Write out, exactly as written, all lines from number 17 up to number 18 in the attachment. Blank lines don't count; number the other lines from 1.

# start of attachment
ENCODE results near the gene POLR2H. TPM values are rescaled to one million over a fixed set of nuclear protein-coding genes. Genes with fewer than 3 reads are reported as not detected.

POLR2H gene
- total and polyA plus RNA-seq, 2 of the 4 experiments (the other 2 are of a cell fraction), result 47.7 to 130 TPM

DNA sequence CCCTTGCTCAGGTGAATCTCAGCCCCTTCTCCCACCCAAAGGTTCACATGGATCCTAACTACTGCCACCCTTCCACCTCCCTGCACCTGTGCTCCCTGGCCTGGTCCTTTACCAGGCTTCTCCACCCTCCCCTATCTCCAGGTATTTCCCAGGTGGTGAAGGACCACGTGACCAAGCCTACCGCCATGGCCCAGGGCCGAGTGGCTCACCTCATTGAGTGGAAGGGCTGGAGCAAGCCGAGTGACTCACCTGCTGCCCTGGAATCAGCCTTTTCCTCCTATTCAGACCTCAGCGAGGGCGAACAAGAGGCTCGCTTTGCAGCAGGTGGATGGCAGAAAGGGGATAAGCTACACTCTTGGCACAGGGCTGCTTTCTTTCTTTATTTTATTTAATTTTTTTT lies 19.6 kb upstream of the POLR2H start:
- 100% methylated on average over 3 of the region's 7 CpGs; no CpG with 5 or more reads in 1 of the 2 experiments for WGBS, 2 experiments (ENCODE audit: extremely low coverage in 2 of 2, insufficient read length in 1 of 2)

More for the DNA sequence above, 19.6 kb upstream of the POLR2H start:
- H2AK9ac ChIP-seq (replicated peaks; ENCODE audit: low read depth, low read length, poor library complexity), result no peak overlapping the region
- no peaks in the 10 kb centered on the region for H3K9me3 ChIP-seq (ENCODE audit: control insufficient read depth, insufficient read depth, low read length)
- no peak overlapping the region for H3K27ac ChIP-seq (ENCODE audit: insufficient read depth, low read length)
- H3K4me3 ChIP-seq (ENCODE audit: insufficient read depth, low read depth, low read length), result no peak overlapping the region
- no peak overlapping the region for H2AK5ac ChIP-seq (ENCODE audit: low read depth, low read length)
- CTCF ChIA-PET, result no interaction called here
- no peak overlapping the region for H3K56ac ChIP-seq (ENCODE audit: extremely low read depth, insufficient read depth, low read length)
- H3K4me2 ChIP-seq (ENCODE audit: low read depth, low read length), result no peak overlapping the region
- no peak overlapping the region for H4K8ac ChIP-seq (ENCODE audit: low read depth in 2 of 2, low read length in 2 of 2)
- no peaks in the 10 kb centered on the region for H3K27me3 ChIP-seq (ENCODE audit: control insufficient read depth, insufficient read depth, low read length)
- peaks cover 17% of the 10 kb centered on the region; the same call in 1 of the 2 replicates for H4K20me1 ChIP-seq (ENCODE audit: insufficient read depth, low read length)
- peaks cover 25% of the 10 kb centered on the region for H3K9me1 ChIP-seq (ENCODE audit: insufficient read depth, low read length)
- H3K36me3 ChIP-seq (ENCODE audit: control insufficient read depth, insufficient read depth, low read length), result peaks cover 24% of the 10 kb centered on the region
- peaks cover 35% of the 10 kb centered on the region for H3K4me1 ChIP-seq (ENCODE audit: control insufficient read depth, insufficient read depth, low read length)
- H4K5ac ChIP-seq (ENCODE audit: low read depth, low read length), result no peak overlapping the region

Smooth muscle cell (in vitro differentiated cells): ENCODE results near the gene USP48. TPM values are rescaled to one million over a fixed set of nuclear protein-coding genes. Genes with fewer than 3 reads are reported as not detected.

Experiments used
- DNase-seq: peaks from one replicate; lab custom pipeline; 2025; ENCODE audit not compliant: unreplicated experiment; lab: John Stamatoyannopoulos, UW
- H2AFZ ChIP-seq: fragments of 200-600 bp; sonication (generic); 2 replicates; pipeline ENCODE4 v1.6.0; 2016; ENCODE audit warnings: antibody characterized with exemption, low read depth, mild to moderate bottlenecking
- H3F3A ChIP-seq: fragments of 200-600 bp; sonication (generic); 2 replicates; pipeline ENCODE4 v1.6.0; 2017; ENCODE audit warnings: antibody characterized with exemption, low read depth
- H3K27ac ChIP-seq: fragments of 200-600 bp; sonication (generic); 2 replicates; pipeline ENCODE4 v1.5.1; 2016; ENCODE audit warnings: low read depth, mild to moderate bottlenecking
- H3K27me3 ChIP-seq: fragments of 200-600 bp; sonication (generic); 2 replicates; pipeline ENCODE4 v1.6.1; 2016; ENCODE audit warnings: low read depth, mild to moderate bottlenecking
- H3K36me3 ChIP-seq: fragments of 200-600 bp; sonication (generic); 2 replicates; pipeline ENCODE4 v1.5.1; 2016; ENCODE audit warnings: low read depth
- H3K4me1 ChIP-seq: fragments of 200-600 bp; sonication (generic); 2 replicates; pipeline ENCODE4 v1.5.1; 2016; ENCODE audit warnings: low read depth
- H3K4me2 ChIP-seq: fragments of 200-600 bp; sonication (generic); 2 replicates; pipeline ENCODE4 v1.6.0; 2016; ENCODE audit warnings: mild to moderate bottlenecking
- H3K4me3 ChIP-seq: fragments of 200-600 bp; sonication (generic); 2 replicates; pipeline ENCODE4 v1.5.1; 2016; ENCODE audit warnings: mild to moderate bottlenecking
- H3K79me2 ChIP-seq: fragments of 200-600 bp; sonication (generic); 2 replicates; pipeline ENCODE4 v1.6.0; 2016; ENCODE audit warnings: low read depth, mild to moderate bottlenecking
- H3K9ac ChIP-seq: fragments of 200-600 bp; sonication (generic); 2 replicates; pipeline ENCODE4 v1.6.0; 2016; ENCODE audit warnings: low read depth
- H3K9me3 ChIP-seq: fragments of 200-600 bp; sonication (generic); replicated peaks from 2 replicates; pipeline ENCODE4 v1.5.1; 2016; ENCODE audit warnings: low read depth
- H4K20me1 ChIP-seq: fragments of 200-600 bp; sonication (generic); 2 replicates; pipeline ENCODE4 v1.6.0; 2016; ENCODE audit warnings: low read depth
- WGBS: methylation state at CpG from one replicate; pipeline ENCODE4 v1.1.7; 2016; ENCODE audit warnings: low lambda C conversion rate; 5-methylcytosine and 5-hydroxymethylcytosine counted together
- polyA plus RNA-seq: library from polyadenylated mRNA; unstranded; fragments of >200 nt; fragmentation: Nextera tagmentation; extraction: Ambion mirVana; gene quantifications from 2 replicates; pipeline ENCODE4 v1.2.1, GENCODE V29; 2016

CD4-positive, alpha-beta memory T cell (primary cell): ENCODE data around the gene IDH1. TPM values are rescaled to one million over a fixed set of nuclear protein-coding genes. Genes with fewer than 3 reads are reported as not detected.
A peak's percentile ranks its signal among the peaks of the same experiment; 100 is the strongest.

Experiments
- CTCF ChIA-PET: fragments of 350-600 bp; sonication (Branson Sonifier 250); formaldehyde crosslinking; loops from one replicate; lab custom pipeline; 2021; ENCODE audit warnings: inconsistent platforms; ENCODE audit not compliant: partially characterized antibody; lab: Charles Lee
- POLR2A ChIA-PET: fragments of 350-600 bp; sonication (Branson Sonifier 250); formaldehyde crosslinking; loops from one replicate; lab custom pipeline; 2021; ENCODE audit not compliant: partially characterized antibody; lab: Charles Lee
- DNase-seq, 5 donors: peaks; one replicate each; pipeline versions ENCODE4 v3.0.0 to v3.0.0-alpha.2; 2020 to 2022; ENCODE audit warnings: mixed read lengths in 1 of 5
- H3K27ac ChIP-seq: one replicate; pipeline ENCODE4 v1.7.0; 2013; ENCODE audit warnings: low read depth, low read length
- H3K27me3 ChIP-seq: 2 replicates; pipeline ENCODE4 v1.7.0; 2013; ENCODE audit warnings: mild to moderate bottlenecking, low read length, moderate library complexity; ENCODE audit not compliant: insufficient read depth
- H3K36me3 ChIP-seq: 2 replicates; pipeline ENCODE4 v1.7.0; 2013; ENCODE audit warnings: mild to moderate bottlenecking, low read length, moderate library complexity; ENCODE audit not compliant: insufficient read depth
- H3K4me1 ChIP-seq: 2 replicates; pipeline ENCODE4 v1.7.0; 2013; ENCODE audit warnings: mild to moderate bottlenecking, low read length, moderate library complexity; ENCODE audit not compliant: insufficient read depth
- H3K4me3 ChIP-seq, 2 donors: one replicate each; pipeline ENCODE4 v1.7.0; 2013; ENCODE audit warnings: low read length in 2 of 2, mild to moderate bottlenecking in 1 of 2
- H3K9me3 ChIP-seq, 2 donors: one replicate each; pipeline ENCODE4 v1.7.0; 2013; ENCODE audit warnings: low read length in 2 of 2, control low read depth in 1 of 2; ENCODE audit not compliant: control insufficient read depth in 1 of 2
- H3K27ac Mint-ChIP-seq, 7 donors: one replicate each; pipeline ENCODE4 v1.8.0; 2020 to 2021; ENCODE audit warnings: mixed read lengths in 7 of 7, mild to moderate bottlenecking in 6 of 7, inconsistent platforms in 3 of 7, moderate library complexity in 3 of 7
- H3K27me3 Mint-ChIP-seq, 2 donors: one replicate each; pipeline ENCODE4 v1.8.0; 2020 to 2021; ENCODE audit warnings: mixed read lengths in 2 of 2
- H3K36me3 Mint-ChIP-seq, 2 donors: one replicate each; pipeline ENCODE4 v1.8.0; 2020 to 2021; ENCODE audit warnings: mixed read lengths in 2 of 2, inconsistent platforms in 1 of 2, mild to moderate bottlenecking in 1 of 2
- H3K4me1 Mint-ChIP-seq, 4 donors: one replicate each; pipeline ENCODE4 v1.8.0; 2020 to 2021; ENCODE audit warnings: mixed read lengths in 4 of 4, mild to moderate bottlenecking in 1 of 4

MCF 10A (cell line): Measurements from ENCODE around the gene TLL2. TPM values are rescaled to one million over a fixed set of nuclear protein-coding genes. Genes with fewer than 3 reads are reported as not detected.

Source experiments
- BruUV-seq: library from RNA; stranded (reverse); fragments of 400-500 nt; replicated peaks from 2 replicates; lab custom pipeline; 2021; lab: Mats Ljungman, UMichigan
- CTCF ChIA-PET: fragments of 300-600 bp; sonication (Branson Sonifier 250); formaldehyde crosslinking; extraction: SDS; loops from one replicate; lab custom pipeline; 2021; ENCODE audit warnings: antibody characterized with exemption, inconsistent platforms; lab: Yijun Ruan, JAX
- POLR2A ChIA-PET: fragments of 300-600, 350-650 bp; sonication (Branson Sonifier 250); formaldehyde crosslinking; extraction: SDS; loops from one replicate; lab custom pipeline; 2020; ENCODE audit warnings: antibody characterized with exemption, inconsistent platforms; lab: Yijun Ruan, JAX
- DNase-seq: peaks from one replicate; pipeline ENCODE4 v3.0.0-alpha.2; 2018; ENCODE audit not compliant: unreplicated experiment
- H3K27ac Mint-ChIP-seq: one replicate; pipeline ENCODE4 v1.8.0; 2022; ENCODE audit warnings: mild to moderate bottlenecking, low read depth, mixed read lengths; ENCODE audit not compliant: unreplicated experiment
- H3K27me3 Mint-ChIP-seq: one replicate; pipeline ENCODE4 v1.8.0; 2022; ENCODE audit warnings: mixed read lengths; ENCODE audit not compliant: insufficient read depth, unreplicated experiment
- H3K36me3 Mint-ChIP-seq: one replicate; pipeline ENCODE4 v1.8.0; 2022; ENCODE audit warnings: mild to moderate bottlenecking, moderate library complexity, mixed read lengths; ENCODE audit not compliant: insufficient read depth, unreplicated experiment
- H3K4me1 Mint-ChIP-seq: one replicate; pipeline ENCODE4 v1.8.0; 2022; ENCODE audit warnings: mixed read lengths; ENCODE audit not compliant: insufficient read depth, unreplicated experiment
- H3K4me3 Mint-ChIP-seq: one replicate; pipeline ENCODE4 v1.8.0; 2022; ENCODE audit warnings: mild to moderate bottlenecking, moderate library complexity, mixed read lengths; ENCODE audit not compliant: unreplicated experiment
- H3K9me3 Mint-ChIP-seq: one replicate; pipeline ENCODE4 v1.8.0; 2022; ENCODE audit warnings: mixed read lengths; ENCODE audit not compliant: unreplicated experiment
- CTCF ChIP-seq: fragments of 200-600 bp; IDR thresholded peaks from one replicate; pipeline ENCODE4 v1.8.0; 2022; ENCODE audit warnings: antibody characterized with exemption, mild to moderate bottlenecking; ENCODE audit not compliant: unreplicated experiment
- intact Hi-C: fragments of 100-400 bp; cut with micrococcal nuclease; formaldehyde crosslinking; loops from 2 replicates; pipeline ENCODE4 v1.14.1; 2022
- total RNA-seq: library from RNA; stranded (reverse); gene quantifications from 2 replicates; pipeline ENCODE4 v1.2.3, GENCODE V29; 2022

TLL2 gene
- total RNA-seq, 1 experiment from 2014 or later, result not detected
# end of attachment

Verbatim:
- peaks cover 17% of the 10 kb centered on the region; the same call in 1 of the 2 replicates for H4K20me1 ChIP-seq (ENCODE audit: insufficient read depth, low read length)
- peaks cover 25% of the 10 kb centered on the region for H3K9me1 ChIP-seq (ENCODE audit: insufficient read depth, low read length)